At Politico Magazine today is a piece from Jose Antonio Vargas, highlighting the realities and restrictions of life when you’re an undocumented American. Vargas, a Pulitzer Prize-winning journalist and one of America’s most famous and recognized immigrants ever since he came out in this 2011 New York Times piece, traveled to the Texas border to visit a shelter for children fleeing violence. But since there are checkpoints everywhere — and since he still does not have US documents — it’s unclear how he will be able to leave. Read his full story here or below:
I write this from the city of McAllen, which sits in the Rio Grande Valley near the border, just across from the Mexican city of Reynosa. In the last 24 hours I realize that, for an undocumented immigrant like me, getting out of a border town in Texas—by plane or by land—won’t be easy. It might, in fact, be impossible.
I flew into the valley Thursday morning to visit a shelter for unaccompanied Central American refugees and participate in a vigil in their honor. Outraged at the media coverage of this humanitarian crisis (these children are not “illegal,” as news organizations like CBS News and the New York Times call them), and frustrated by the political ping-pong centered on border security and increased enforcement, I also came here to share my own story of coming to the United States as an unaccompanied minor from the Philippines. I wanted to help change the narrative of the conversation and, with a camera crew, share stories from the shelter and its volunteers. The visit to the shelter was intense and sobering, watching small kids fight for their lives with nothing more than their spirits.
When my friend Mony Ruiz-Velasco, an immigration lawyer who used to work in the area, saw on my Facebook page that I was in McAllen, she texted me: “I am so glad you are visiting the kids near the border. But how will you get through the checkpoint on your way back?” A curious question, I thought, and one I dismissed. I’ve visited the border before, in California. What checkpoint? What was she talking about?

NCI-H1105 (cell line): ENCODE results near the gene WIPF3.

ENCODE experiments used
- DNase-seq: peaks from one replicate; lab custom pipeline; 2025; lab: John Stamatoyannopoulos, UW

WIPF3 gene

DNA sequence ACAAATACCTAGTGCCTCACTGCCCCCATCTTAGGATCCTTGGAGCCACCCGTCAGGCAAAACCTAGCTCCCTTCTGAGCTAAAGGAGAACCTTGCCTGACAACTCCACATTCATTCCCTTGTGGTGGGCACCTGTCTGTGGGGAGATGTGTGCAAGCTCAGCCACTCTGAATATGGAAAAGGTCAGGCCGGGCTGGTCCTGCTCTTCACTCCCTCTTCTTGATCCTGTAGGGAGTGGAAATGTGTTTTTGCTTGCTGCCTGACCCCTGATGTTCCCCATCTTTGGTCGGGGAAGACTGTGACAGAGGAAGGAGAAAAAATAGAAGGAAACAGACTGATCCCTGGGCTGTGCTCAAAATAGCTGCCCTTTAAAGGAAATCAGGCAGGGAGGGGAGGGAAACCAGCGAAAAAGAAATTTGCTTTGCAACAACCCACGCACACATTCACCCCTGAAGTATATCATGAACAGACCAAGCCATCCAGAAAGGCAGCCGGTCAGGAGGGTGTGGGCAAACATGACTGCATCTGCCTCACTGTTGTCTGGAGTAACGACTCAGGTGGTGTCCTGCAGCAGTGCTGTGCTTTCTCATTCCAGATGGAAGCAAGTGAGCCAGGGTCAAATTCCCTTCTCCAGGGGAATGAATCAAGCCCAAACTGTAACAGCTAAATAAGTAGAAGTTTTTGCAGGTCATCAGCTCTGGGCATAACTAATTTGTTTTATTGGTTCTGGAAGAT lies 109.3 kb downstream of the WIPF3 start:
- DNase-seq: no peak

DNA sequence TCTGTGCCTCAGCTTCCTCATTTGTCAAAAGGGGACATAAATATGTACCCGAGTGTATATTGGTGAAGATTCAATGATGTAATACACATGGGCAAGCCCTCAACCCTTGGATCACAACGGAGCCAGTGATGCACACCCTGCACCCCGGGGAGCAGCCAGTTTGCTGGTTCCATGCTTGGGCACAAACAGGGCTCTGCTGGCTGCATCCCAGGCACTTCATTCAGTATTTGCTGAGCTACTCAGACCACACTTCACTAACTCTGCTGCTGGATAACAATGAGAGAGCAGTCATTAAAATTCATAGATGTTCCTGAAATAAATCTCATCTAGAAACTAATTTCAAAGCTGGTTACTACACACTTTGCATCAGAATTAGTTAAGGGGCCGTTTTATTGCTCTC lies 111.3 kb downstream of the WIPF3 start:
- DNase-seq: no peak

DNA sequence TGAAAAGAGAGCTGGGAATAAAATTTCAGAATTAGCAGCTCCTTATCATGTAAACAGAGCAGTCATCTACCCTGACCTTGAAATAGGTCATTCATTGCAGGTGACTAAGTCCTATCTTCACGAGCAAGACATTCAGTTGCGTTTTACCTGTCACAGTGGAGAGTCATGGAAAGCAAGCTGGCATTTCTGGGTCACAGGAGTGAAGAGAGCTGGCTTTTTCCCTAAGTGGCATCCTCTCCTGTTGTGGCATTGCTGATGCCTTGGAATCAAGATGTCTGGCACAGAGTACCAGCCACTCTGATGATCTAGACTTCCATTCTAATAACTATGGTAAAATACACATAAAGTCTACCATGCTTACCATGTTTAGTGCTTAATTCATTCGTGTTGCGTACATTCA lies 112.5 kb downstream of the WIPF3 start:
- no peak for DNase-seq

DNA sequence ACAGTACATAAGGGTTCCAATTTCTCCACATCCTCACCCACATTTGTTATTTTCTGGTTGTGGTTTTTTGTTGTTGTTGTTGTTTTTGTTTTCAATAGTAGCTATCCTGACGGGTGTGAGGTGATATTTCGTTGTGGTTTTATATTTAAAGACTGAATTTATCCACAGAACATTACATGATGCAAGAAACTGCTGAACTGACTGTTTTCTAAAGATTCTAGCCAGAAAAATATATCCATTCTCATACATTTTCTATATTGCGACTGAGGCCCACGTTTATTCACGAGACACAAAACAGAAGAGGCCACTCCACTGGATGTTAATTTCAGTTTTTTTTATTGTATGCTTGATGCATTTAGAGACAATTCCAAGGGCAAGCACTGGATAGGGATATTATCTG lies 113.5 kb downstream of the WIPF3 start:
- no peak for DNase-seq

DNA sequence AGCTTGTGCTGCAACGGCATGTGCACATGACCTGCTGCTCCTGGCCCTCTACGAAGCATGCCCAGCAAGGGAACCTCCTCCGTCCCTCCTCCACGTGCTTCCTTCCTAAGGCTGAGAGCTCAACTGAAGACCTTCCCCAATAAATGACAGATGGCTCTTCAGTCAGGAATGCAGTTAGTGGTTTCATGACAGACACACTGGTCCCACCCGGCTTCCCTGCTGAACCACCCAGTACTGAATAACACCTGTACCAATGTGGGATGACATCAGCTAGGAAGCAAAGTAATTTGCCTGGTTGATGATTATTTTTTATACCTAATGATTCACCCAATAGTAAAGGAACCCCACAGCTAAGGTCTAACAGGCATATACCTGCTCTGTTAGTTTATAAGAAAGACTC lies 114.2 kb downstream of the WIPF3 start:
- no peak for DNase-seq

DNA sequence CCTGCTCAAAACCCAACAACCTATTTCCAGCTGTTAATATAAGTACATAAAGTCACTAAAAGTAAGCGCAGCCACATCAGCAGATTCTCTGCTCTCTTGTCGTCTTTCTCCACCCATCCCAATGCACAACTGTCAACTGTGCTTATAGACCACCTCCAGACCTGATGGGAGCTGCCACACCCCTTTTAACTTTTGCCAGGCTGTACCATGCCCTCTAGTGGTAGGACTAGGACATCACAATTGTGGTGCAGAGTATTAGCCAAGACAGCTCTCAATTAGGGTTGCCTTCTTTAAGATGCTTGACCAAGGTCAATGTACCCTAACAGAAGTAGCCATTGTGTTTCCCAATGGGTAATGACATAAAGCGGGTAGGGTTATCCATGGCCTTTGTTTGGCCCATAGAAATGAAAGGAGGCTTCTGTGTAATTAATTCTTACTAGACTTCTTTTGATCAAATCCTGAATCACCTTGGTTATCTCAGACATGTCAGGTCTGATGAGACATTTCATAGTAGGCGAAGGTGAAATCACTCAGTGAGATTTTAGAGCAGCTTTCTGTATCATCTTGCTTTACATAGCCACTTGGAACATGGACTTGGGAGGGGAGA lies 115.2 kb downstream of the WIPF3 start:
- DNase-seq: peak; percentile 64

Then Tania Chavez, an undocumented youth leader from the Minority Affairs Council, one of the organizers of the vigil, asked me the same question: “How will you get out of here?” Tania grew up in this border town. As the day wore on, as the reality of my predicament sunk in, Tania spelled it out for me: You might not get through airport security, where Customs and Border Protection (CPB) also checks for IDs, and you will definitely not get through the immigration checkpoints set up within 45 miles of this border town. At these checkpoints, you will be asked for documentation. (“Even if you tell them you’re a U.S. citizen, they will ask you follow-up questions if they don’t believe you,” Tania told me.)
Neither Tania nor I qualify for deferred action for childhood arrivals (DACA), a directive from the Obama administration that Republican leaders like Texas Gov. Rick Perry have inaccurately and irresponsibly blamed for the surge of unaccompanied youth crossing the border. President Obama announced DACA on June 15, 2012. Young children from Central America have been crossing for years, as Perry well knows. In fact, Perry’s letter to President Obama, supposedly warning him of the deluge, was dated May 4, 2012.